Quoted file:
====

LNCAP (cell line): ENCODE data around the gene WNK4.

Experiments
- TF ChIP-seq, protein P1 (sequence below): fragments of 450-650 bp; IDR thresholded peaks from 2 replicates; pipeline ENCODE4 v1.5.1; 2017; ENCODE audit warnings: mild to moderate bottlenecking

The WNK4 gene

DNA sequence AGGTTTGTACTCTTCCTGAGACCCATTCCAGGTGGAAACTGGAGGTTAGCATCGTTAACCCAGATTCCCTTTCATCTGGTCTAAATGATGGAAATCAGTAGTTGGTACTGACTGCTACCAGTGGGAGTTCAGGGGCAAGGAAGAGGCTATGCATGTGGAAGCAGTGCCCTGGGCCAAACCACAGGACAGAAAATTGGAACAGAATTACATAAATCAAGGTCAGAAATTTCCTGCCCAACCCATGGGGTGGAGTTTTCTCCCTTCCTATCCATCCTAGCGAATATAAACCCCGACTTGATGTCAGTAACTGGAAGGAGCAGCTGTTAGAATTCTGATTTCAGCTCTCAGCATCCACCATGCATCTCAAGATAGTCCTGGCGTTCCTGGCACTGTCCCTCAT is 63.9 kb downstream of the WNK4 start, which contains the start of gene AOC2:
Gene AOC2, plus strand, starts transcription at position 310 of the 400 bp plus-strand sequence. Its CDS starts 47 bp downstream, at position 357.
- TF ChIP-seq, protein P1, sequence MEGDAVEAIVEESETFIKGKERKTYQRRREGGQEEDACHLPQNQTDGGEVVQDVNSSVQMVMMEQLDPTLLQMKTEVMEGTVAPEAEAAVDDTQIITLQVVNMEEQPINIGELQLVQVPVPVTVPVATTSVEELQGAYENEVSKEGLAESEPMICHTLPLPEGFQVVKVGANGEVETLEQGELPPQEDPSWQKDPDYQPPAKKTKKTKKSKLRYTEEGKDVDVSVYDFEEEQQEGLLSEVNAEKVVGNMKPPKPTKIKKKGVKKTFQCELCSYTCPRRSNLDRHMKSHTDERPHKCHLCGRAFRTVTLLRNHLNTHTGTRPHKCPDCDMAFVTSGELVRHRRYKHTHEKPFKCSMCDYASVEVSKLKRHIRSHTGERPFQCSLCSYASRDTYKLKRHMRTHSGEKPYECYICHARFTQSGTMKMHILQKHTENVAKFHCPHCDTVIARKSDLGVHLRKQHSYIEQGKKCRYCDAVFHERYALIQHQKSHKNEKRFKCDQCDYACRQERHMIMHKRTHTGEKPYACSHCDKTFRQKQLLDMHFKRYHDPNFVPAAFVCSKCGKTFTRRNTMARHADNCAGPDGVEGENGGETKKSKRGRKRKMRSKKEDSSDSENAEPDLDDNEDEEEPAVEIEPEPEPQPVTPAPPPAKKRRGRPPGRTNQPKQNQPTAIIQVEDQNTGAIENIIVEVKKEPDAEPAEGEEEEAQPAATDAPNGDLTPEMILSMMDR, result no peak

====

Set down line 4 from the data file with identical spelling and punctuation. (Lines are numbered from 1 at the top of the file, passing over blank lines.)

The WNK4 gene